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On February 2nd, while Americans watch groundhogs watching for their shadows, Japanese, or at least those in Kyoto, watch Geisha throw beans to gathered crowds at Yasaka Shrine. The Geisha actually are maiko who are Geisha apprentices. There were two groups of maiko, one from the Pontocho district and the other from the Miyagawacho district. Before doing mame maki they graced us with a brief dance performance – a rare treat.

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In the evening I went to Mibu-dera, a temple famous for its association with the Shinsengumi, a militaristic police group for the old Shogunate in the mid-19th Century, and for kyogen plays. Kyogen is type of comical play which was often performed as intermission pieces of more serious Noh dramas. Unfortunately for the visitor, no photography or video making was allowed. This was either to protect the performance or to keep away the distraction of camera shutters clicking, video cameras beeping, and those idiots who don’t know how to turn off the flash on their pocket cameras.

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Setsubun Devils are distinguishable by their horns and fetching tiger pants

Mibu-dera put on a special Setsubun kyogen for the occasion about a widow who encounters a Setsubun devil. The widow is visited by a devil in the guise of a traveler. He has a magic hammer which he makes an expensive kimono for himself and the widow. They begin drinking sake and the devil drinking too much falls asleep. The widow gets greedy and decides to make off with the hammer and kimono. As she strips away the “traveler’s” kimono she sees his true self and screams. The devil awakes and comes after her. Panicked, the widow reaches for the first thing to defend herself and throws it at the devil. What she threw at him was dried soybeans, the traditional beans of Setsubun. Devils hate beans for some reason and so the widow was able to drive the devil away. It was easy to understand the story despite my limited Japanese because it was all done through pantomime. 

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Setsubun Devils often wield huge iron-studded clubs

On the next day, Setsubun proper, I went to six places starting with Yasaka Shrine for a brief mame maki by people in old court costumes from the Heian Era (794-1192). The men wore a kariginu, the everyday wear of a court noble, which would later become the formal wear of the samurai in later ages. The women wore the costume of a Shirabyoshi dancer. Shirabyoshi were female dancers who wore men’s clothing and performed slow rhythmic dances that influenced later Noh performers. The Shirabyoshi tradition began in 12th Century, the last century of the Heian Period and until 1868 the last century in which governmental power would reside within the Imperial Court.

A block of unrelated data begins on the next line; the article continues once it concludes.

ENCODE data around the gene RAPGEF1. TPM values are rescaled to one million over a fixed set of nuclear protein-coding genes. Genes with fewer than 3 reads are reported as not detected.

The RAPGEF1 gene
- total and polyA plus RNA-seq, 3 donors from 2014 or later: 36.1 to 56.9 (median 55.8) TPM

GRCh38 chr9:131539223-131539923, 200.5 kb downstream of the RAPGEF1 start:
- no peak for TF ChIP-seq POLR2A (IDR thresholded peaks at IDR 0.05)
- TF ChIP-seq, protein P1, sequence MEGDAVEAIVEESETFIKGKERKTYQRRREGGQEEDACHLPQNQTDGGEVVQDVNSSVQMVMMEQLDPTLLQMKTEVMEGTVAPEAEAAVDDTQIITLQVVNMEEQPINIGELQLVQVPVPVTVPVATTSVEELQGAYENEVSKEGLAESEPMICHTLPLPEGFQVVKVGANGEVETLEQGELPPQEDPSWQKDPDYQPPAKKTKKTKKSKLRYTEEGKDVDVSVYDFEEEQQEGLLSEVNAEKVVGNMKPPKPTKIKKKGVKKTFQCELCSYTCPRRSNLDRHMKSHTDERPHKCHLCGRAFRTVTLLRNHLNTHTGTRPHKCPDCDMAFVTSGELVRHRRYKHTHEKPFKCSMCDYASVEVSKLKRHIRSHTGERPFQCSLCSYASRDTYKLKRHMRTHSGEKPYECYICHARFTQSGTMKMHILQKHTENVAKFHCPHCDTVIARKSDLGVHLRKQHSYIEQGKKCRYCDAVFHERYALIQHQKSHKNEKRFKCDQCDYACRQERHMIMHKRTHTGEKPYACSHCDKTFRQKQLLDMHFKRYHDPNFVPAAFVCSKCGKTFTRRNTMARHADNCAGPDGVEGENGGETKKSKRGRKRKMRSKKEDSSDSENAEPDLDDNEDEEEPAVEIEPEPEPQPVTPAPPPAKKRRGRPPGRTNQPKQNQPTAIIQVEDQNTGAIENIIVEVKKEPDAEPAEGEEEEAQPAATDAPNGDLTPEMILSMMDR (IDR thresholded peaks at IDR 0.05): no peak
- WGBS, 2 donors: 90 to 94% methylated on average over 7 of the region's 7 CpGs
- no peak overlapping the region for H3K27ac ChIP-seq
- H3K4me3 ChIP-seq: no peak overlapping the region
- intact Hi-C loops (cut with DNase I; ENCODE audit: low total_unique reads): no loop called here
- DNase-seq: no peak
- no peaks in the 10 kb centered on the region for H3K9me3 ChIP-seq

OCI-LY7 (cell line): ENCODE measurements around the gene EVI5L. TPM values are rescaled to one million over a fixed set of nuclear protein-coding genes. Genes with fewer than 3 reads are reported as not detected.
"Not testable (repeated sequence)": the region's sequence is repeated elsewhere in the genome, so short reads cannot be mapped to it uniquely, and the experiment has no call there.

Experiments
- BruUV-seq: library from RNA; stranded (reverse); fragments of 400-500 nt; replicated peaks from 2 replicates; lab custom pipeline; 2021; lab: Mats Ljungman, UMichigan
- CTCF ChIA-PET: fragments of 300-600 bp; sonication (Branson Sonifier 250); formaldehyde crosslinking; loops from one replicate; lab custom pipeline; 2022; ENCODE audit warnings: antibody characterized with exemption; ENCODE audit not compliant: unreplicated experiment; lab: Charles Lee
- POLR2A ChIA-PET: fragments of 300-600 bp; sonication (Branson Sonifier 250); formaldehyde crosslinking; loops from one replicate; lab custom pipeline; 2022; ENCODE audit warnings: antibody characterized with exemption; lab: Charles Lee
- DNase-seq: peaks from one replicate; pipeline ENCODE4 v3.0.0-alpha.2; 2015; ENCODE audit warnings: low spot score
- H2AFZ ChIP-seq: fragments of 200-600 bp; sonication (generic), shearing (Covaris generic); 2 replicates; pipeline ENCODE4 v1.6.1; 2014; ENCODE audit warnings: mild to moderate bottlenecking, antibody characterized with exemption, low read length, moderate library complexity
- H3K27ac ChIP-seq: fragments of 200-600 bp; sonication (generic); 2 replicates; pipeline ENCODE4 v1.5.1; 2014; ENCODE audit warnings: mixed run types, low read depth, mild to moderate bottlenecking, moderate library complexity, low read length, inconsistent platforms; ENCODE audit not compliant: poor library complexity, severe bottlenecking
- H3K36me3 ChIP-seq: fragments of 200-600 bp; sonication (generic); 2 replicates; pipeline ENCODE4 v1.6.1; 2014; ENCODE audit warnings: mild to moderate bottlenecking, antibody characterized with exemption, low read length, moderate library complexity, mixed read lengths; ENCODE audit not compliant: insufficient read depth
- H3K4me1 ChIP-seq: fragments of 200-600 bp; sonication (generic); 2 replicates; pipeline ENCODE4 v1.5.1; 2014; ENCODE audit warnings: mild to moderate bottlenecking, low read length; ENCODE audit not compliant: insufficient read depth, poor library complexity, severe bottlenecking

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Mame Maki participants wearing old court costumes

From Yasaka, I made use of my all day bus pass and leapt onto a northbound bus to Heian Shrine. Heian Shrine was built just over a hundred years ago as a replica of the old Imperial Palace. There I got a snatch of a Kyogen performance which thankfully allowed photography and video. What caught my attention was that one of the performers was female. Traditionally Kyogen like Kabuki and Noh was performed solely by males including the female roles. As this was a festival performance perhaps the rules were relaxed.

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Kyogen performers

From Heian Shrine I went to Shogo-In, a temple which normally lies off of the tourist trail as there is not much to lend itself to fame amongst so many other temples. However, this small temple puts on one of the more interesting Setsubun rituals. The priests dress as Yamabushi, which are a type of ascetic hermit who are known for often living in the mountains following a creed which is a blend of Buddhism and the native Shintoism.

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A brief snow flurry at Shogo-In Temple prior to the Setsubun exorcism

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Yamabushi were mysterious hermits credited with having supernatural power

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Yamabushi playing seashell horn

After a lengthy but catchy chanting ritual, three devils arrived wielding their massive iron-studded clubs. They were quickly subdued by bean-throwing Yamabushi and tamed into submission. Later the devils participated in mami maki by throwing the beans at us instead.

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An elderly Yamabushi confronts a devil with courage and beans

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Setsubun Devil throwing beans rather than having them thrown at him

At another small temple Rozan-ji, a temple far too small to accommodate the number of visitors that Setsubun brings, three devils arrived bearing weapons while another gave blessings to visitors.